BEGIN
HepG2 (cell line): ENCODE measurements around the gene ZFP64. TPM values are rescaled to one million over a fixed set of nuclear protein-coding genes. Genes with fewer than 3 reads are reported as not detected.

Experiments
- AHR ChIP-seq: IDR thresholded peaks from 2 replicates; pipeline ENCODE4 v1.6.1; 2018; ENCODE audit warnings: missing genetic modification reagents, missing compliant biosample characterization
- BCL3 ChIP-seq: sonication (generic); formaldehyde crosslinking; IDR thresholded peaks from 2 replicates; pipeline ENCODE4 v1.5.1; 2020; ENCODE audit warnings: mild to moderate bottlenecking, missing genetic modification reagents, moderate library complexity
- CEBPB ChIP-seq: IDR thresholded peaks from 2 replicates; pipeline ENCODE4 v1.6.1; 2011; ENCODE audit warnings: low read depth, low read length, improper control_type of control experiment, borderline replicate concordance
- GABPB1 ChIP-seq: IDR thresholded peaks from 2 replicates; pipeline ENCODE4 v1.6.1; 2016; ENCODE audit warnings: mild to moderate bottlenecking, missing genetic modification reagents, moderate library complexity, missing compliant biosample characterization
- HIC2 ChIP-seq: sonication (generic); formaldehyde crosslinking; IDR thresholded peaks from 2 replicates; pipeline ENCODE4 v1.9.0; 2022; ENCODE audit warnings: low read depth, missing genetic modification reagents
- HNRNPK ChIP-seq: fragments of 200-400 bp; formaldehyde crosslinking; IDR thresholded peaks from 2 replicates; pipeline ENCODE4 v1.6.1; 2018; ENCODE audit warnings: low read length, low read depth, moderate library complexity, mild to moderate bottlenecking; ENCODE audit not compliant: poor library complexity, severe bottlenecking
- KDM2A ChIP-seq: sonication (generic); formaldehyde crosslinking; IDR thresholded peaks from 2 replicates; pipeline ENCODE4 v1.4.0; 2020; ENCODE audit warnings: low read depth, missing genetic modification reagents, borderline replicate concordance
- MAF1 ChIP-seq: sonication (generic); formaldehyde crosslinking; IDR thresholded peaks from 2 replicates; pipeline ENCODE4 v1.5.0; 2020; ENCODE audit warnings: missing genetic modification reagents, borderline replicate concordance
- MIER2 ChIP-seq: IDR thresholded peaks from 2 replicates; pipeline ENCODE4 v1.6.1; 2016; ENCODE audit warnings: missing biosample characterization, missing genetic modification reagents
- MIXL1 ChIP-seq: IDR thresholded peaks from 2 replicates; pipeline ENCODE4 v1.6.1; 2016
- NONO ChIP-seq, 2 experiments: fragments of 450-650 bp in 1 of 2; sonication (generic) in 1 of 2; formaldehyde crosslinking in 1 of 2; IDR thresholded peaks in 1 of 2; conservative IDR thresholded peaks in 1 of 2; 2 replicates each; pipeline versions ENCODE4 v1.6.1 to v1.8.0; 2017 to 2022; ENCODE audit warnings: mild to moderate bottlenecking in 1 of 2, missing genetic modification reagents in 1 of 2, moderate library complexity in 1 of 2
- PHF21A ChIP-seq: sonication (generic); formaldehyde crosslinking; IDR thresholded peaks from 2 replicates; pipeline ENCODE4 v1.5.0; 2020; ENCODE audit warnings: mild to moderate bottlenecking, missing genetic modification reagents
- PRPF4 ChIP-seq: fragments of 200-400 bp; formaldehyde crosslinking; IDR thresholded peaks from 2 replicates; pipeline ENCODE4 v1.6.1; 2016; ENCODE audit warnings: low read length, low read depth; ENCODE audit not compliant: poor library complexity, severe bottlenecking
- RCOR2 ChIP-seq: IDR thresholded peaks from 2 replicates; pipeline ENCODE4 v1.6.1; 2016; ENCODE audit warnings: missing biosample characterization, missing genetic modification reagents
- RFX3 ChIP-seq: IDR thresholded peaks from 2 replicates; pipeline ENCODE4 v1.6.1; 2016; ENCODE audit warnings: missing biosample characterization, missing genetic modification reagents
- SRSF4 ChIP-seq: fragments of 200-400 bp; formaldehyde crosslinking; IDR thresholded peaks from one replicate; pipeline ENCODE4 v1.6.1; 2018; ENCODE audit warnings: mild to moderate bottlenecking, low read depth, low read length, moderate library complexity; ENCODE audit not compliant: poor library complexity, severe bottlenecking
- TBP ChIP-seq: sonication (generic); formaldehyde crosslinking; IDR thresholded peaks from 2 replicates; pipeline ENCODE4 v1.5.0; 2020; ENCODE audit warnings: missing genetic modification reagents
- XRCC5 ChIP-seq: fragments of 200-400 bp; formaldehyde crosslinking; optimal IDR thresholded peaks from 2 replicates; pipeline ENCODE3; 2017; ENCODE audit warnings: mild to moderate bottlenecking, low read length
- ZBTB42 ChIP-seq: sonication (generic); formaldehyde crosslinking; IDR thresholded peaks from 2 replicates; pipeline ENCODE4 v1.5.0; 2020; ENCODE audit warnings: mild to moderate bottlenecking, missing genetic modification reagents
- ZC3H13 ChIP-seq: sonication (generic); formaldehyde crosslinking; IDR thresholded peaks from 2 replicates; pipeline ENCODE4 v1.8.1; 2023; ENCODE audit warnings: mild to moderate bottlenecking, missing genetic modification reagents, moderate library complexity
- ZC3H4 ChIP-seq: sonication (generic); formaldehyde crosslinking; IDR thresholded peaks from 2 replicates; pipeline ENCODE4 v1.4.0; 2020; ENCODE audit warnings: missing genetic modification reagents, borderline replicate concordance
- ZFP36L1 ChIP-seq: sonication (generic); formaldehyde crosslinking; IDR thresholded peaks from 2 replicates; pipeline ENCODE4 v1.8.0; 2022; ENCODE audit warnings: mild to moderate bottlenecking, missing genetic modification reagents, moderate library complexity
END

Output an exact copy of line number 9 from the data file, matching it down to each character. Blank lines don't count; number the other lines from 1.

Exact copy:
- KDM2A ChIP-seq: sonication (generic); formaldehyde crosslinking; IDR thresholded peaks from 2 replicates; pipeline ENCODE4 v1.4.0; 2020; ENCODE audit warnings: low read depth, missing genetic modification reagents, borderline replicate concordance